Tips for travelling with an infant

Trav­el is the move­ment of peo­ple between rel­a­tive­ly dis­tant geo­graph­i­cal loca­tions, and can involve trav­el by foot, bicy­cle, auto­mo­bile, train, boat, air­plane, or oth­er means, with or with­out lug­gage, and can be one way or round trip. Trav­el can also include rel­a­tive­ly short stays between suc­ces­sive move­ments. An infant is the very young off­spring of a human or oth­er ani­mal. When applied to humans, the term is usu­al­ly con­sid­ered syn­ony­mous with baby or bairn, but the lat­ter is com­mon­ly applied to the young of any ani­mal. When a human child learns to walk, the term tod­dler may be used instead.

The term infant is typ­i­cal­ly applied to young chil­dren between the ages of 1 month and 12 months; how­ev­er, def­i­n­i­tions may vary between birth and 1 year of age, or even between birth and 2 years of age. A new­born is an infant who is only hours, days, or up to a few weeks old. In med­ical con­texts, new­born or neonate refers to an infant in the first 28 days after birth; the term applies to pre­ma­ture infants, post­ma­ture infants, and full term infants. Before birth, the term fetus is used. In the UK, infant is a term that can be applied to school chil­dren aged between four and sev­en. As a legal ter­mi­nol­o­gy, “infan­cy” con­tin­ues from birth until age 18.

The world is a book, and those who do not trav­el read only a page.

-Saint Augus­tine

Author­i­ties empha­size the impor­tance of tak­ing pre­cau­tions to ensure trav­el safe­ty. When trav­el­ing abroad, the odds favor a safe and inci­dent-free trip, how­ev­er, trav­el­ers can be sub­ject to dif­fi­cul­ties, crime and vio­lence.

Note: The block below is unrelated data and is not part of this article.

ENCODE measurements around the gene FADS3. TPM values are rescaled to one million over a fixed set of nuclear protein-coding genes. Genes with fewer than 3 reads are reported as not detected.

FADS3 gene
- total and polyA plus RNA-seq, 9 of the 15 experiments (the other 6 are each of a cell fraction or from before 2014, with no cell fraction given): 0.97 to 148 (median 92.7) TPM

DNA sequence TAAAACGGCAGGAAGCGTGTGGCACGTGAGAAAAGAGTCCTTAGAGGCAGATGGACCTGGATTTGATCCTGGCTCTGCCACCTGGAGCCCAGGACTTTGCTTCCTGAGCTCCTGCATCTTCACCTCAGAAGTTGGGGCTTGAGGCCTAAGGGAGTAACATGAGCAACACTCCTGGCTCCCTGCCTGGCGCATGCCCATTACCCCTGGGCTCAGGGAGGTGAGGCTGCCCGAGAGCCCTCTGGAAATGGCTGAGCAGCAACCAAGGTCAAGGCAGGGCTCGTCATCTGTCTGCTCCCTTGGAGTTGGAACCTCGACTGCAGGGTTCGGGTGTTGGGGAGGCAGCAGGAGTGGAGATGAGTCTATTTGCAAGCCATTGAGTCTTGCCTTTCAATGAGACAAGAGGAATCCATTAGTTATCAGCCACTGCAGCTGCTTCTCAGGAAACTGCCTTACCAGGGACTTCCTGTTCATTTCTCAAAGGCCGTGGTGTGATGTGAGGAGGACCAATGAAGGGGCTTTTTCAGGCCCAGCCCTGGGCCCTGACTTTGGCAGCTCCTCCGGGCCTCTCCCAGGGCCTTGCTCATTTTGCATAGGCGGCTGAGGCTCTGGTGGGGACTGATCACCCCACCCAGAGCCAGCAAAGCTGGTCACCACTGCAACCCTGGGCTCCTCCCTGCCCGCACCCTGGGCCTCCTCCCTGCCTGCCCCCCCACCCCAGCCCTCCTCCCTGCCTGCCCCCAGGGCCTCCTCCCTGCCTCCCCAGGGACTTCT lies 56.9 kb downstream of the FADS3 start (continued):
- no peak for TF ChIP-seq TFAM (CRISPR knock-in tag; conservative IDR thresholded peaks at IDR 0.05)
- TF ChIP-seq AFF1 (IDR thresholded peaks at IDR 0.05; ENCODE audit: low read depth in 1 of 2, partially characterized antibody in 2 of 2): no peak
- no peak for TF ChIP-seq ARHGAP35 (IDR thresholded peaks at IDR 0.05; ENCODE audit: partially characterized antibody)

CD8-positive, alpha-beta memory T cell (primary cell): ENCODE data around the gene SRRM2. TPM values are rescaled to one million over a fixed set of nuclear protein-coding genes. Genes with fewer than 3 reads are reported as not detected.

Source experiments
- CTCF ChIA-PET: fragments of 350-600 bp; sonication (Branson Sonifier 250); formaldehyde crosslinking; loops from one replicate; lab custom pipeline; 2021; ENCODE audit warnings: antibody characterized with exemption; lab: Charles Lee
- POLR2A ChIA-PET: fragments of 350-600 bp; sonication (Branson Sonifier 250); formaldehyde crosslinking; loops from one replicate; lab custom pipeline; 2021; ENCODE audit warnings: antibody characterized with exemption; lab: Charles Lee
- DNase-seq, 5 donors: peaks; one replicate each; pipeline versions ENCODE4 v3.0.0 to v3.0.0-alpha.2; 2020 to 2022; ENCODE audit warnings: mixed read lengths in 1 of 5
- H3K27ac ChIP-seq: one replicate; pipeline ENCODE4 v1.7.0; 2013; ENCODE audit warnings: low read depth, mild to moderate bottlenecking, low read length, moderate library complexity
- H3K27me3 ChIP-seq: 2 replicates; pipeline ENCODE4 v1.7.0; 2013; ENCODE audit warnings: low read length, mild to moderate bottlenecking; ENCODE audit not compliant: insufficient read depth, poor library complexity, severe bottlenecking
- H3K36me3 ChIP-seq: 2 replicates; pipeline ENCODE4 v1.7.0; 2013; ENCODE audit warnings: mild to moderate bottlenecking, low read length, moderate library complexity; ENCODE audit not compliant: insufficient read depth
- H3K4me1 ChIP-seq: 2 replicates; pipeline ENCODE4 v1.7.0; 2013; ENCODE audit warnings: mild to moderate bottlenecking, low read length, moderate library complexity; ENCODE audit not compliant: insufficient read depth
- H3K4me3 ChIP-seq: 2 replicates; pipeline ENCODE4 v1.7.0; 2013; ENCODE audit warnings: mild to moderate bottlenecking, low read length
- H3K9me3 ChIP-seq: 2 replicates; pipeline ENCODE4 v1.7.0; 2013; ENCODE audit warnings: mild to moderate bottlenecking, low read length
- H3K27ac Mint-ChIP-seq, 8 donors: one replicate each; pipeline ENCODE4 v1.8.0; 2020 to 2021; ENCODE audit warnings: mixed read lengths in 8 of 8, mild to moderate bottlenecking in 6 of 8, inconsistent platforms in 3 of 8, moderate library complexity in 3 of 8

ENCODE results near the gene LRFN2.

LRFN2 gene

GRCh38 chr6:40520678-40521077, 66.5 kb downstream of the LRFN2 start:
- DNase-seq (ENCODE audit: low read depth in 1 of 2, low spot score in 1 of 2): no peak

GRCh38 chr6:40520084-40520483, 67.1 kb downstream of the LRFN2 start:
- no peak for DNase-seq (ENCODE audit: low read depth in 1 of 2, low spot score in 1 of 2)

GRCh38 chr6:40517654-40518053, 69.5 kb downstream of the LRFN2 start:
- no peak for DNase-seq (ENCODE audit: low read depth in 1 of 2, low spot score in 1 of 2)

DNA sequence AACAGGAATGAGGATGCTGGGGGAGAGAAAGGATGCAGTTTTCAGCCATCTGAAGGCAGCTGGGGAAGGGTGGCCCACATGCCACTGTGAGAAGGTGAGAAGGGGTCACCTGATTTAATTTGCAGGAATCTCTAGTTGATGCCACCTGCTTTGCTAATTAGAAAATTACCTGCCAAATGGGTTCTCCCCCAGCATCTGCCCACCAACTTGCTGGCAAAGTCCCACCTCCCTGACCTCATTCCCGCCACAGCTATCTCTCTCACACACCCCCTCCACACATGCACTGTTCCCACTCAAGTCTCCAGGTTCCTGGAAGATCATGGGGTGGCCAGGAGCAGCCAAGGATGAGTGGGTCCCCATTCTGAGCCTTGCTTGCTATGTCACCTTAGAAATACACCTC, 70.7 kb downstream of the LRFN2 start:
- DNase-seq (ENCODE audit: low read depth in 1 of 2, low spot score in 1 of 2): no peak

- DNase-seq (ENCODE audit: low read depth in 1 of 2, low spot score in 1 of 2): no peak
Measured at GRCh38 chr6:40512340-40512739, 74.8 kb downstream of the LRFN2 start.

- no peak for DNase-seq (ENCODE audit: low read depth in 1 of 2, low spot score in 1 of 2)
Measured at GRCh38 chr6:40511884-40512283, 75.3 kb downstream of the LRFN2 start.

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Rid­ing Scoot­er

Some safe­ty con­sid­er­a­tions include being aware of one’s sur­round­ings,  avoid­ing being the tar­get of a crime,  leav­ing copies of one’s pass­port and itin­er­ary infor­ma­tion with trust­ed peo­ple, obtain­ing med­ical insur­ance valid in the coun­try being vis­it­ed and reg­is­ter­ing with one’s nation­al embassy when arriv­ing in a for­eign coun­try. Many coun­tries do not rec­og­nize dri­vers’ licens­es from oth­er coun­tries; how­ev­er most coun­tries accept inter­na­tion­al dri­ving per­mits. Auto­mo­bile insur­ance poli­cies issued in one’s own coun­try are often invalid in for­eign coun­tries, and it is often a require­ment to obtain tem­po­rary auto insur­ance valid in the coun­try being vis­it­ed. It is also advis­able to become ori­ent­ed with the dri­ving rules and reg­u­la­tions of des­ti­na­tion coun­tries. Wear­ing a seat belt is high­ly advis­able for safe­ty rea­sons; many coun­tries have penal­ties for vio­lat­ing seat belt laws.

The term infant is typ­i­cal­ly applied to young chil­dren between the ages of 1 month and 12 months; how­ev­er, def­i­n­i­tions may vary between birth and 1 year of age, or even between birth and 2 years of age. A new­born is an infant who is only hours, days, or up to a few weeks old. In med­ical con­texts, new­born or neonate refers to an infant in the first 28 days after birth; the term applies to pre­ma­ture infants, post­ma­ture infants, and full term infants. Before birth, the term fetus is used. In the UK, infant is a term that can be applied to school chil­dren aged between four and sev­en. As a legal ter­mi­nol­o­gy, “infan­cy” con­tin­ues from birth until age 18.

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